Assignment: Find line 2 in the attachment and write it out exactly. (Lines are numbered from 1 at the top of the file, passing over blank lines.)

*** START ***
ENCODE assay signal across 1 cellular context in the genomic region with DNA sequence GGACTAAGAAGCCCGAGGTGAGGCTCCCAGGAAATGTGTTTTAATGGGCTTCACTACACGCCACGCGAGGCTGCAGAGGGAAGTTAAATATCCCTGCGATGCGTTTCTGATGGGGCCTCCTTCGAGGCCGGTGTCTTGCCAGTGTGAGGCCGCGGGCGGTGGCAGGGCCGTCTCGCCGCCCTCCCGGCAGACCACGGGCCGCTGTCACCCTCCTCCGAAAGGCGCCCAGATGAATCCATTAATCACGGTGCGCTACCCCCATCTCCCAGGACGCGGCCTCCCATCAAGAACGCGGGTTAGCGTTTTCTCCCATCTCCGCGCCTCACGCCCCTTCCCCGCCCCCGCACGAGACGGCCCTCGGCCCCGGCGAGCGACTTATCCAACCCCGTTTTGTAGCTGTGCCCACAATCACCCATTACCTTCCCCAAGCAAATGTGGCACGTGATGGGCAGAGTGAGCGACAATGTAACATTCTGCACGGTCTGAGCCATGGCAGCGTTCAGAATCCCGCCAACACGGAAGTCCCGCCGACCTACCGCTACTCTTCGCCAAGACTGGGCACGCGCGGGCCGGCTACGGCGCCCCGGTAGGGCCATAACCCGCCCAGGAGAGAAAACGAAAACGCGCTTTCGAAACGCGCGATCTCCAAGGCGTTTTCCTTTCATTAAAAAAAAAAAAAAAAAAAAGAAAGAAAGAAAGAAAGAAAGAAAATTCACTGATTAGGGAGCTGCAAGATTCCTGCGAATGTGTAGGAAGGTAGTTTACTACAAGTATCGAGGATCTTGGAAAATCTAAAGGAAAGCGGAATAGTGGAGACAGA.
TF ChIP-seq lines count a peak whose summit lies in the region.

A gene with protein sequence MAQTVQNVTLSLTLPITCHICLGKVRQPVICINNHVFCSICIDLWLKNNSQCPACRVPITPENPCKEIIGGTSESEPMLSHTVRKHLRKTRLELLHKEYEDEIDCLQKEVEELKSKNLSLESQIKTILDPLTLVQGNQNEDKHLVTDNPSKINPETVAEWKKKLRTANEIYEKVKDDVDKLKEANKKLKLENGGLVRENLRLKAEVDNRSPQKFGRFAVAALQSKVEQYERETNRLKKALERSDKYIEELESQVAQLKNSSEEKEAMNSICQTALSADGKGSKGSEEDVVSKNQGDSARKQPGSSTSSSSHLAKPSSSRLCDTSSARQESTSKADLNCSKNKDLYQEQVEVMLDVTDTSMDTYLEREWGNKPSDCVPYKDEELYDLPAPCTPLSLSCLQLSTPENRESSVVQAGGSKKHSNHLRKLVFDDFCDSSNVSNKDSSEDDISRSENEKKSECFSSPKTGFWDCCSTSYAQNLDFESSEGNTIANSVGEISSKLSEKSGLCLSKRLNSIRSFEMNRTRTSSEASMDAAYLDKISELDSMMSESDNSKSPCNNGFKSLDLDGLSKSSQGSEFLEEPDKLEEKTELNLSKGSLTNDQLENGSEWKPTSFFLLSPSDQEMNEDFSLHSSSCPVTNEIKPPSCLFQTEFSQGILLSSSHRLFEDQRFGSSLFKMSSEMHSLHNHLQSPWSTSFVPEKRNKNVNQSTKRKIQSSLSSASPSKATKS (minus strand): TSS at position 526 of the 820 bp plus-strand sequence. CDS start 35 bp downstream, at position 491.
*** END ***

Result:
TF ChIP-seq lines count a peak whose summit lies in the region.